In addition to the strain on the economy, there is the impact of smoke from forest fires on the surrounding metropolitan areas. At the height of the fires, when the smoke mist has been at its worst, both Melbourne and Canberra air quality were rated as the worst in the world.

Industry-co2-pollution

Do you know the difference between carbon zero and carbon neutral?

Do you know the difference between carbon zero and carbon neutral? 640 326 Climatetrade

Carbon Zero

We refer to Carbon Zero when there is no production of carbon emissions from a product or service, meaning that no carbon was emitted from the first moment, so it is not necessary to capture or offset carbon.

For example, a domestic or commercial building that is off-grid, runs entirely on solar energy and uses zero fossil fuels.

Carbon neutral

Being “carbon neutral” means removing as much CO2 from the atmosphere as we emit, meaning having a balance between the carbon emission and the absorption of carbon from the atmosphere.

To achieve carbon neutrality the first thing we must do is reducing our carbon footprint through a change in our consumption habits. 

Your company can also achieve this objective, initially by identifying the critical points in its carbon footprint and then taking action to reduce those emissions.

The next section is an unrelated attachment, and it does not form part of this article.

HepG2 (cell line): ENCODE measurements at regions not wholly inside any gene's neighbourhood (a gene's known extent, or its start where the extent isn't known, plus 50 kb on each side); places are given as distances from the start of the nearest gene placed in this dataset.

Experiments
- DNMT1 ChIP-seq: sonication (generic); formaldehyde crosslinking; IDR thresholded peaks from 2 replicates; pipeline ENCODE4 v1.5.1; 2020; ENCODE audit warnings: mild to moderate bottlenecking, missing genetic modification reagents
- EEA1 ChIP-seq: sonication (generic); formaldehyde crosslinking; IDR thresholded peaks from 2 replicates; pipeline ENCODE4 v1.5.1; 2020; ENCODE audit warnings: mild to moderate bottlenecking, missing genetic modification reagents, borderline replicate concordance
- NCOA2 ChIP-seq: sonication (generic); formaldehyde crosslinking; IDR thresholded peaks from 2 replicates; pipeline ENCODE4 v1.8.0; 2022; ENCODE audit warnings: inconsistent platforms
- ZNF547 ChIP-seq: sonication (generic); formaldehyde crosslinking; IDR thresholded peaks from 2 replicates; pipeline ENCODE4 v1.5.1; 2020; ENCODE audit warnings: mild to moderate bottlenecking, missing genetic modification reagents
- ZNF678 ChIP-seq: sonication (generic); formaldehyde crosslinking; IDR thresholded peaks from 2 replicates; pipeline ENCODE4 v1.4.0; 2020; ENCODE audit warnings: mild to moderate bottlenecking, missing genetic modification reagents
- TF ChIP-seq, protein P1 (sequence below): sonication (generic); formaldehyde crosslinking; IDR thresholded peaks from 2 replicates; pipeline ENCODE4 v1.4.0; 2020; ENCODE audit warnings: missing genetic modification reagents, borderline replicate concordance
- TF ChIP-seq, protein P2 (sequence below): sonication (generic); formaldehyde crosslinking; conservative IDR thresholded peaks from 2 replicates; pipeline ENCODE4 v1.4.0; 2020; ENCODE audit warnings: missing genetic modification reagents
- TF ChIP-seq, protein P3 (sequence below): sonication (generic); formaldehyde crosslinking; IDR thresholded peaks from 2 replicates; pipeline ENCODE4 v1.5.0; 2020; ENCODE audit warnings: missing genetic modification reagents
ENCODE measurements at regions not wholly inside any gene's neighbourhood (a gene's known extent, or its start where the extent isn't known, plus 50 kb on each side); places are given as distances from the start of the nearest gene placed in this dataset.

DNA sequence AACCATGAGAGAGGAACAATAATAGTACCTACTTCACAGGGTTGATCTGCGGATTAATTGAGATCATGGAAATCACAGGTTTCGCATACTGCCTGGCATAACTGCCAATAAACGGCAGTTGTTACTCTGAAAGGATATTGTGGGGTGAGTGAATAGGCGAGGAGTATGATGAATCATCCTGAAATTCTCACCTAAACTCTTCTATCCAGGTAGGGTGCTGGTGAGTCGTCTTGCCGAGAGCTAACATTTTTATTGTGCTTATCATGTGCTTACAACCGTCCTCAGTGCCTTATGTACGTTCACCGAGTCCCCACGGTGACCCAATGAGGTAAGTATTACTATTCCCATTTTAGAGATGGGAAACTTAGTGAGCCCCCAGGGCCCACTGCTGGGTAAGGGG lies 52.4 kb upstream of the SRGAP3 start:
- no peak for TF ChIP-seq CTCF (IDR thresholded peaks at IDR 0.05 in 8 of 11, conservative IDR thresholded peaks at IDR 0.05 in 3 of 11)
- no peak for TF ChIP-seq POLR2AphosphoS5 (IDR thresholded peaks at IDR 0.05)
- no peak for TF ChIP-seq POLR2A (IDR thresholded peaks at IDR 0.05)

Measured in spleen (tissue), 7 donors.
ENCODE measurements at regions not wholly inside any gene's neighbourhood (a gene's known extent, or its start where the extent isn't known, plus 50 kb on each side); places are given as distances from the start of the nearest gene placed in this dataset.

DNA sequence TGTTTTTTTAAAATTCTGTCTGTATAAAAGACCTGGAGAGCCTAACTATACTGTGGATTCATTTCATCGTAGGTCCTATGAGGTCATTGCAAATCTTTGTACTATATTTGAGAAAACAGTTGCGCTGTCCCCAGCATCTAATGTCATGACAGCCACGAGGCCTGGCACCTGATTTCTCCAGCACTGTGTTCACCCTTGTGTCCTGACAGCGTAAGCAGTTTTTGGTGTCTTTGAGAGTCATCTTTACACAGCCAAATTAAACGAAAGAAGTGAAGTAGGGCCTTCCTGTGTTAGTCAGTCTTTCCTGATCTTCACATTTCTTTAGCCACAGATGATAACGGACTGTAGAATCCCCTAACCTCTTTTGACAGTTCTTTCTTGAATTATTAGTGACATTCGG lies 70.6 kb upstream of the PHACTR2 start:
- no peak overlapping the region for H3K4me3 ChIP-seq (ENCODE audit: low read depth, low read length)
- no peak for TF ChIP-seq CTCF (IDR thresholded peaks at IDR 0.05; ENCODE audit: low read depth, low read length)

How to reduce the carbon footprint?

Some actions can be:

  • Keeping energy use to a minimum or switching to renewable energy, which does not produce carbon dioxide.
  • Limit travelling and promote other meeting alternatives, such as videoconference. 
  • Promote electronic communications, reduce paper use and print only when absolutely necessary and try to reuse these prints. 
  • Recycle by properly sorting waste. 

Carbon offsetting

However, in addition to reducing your carbon footprint, to become carbon neutral what you need to do is to offset the emissions that cannot be reduced.

How to achieve this?

We can help you! 

From Climatetrade we want to give everyone the possibility to offset their carbon footprint by supporting sustainable projects that help mitigate the effects of climate change or those that directly have a positive impact on the environment.

We offer you a simple way to offset your carbon footprint, through carbon credits, supporting environmental projects around the world, mainly in emerging countries, with the aim of balancing their own carbon footprints, expressed in tons of CO2 emitted into the atmosphere.